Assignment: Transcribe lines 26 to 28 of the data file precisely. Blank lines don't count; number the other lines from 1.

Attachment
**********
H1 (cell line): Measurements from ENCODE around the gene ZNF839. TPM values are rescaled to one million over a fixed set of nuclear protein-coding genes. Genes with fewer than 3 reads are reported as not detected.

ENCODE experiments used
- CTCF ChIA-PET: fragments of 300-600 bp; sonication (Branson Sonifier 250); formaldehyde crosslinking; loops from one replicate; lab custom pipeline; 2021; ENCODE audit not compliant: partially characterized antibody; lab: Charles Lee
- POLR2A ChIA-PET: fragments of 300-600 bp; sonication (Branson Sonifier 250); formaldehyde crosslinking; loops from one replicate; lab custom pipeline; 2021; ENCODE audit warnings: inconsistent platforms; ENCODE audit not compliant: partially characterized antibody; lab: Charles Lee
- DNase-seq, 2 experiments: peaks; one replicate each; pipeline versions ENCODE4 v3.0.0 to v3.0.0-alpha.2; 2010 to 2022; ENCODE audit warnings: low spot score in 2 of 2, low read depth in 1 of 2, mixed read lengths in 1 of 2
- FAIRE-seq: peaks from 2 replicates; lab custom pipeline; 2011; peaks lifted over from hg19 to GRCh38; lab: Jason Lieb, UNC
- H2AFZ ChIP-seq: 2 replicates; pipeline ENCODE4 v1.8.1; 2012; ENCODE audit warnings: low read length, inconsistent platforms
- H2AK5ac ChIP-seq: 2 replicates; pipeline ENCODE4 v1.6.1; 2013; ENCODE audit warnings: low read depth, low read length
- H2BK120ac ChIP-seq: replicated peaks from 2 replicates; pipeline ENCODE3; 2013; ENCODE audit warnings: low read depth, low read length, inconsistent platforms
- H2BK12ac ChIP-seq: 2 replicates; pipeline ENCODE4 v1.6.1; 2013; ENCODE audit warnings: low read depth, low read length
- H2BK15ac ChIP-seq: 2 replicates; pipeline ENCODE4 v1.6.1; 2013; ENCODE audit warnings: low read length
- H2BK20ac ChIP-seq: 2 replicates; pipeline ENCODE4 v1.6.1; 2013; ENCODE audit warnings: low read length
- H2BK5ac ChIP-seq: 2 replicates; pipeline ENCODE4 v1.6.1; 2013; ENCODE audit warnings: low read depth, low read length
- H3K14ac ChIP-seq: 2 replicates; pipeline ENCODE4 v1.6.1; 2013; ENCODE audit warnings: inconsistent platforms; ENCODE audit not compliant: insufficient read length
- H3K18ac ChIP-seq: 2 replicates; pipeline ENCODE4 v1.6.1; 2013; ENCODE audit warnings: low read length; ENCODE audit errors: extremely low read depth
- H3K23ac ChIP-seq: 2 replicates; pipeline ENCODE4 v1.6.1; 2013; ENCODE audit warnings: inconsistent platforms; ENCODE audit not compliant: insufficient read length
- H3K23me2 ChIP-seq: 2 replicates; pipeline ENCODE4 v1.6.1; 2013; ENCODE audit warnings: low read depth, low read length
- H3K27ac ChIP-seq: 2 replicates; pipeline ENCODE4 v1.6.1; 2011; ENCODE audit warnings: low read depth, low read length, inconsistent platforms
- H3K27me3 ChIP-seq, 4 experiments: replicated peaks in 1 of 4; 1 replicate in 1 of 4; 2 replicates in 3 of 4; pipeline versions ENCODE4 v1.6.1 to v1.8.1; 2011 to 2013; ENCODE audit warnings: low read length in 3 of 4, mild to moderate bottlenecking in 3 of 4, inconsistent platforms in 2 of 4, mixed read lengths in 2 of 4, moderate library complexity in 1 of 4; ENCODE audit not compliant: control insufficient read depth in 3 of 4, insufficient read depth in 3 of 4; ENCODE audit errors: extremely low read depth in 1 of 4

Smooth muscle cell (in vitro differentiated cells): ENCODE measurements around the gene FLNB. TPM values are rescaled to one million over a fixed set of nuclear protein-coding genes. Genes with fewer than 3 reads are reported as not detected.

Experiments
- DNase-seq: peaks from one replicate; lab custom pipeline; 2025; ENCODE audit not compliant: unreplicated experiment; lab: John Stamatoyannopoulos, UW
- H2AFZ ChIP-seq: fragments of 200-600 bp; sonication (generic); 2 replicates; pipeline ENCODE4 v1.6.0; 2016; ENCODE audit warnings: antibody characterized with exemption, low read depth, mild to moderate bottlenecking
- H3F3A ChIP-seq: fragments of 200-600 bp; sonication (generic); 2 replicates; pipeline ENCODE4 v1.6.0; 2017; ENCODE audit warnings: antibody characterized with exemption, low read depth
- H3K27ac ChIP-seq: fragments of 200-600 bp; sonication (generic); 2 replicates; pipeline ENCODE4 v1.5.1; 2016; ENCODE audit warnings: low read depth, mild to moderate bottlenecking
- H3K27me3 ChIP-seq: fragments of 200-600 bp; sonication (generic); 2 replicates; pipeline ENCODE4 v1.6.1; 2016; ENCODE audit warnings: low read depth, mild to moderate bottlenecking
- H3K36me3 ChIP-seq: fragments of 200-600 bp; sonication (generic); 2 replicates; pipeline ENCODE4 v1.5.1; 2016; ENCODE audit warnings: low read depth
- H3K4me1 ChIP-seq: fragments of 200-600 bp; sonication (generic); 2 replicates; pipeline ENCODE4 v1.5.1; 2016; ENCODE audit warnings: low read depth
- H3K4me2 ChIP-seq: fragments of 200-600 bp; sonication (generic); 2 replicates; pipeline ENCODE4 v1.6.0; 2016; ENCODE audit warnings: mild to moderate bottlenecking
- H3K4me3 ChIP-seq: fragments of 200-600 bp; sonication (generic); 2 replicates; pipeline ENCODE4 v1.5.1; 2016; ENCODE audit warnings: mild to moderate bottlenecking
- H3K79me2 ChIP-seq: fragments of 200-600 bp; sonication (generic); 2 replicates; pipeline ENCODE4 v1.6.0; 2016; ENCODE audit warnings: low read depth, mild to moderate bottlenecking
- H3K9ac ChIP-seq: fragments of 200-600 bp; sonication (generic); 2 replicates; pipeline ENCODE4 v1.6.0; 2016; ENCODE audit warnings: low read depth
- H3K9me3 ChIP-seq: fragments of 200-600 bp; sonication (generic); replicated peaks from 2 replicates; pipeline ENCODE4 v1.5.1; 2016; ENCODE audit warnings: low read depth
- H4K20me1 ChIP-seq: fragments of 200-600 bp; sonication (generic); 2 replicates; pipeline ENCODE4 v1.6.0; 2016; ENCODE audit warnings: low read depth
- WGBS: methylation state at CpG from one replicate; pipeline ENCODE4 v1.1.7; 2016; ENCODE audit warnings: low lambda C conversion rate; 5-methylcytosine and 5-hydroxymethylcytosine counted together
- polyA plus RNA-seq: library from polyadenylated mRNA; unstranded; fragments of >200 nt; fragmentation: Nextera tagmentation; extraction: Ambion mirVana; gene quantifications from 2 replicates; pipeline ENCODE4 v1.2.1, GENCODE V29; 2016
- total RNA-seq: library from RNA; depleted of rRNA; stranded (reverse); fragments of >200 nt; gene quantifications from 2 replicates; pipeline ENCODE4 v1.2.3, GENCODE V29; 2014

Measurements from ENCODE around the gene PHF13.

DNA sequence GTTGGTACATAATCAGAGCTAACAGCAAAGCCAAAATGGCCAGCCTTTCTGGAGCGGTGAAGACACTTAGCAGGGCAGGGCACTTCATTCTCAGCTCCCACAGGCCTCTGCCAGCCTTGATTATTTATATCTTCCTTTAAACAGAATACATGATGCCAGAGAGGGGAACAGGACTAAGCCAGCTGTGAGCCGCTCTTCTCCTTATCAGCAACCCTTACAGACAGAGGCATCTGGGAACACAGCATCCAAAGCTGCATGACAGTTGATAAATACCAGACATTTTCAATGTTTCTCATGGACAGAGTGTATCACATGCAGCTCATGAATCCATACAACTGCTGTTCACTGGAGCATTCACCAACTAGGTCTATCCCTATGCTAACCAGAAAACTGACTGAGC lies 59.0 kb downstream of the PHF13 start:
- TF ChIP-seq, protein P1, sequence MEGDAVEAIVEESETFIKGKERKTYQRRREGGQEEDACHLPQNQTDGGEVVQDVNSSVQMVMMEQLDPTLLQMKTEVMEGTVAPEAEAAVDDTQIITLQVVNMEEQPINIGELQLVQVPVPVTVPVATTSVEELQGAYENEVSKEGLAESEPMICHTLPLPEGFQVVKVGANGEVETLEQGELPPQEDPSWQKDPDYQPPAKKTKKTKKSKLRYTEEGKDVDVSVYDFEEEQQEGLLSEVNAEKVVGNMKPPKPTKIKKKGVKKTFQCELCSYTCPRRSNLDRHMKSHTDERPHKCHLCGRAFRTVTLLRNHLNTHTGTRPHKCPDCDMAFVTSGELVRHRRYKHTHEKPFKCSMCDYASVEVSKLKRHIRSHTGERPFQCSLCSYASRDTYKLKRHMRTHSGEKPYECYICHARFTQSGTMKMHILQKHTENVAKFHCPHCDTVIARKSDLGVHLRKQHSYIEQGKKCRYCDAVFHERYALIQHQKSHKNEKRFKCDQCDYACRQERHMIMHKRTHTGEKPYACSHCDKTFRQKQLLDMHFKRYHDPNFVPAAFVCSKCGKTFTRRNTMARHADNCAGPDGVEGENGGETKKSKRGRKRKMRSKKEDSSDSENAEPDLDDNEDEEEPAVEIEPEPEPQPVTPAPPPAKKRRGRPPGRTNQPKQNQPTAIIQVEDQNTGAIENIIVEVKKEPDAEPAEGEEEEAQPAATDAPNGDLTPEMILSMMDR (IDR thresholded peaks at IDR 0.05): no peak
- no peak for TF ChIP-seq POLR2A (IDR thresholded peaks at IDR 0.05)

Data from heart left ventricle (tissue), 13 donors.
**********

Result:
- H3K27me3 ChIP-seq: fragments of 200-600 bp; sonication (generic); 2 replicates; pipeline ENCODE4 v1.6.1; 2016; ENCODE audit warnings: low read depth, mild to moderate bottlenecking
- H3K36me3 ChIP-seq: fragments of 200-600 bp; sonication (generic); 2 replicates; pipeline ENCODE4 v1.5.1; 2016; ENCODE audit warnings: low read depth
- H3K4me1 ChIP-seq: fragments of 200-600 bp; sonication (generic); 2 replicates; pipeline ENCODE4 v1.5.1; 2016; ENCODE audit warnings: low read depth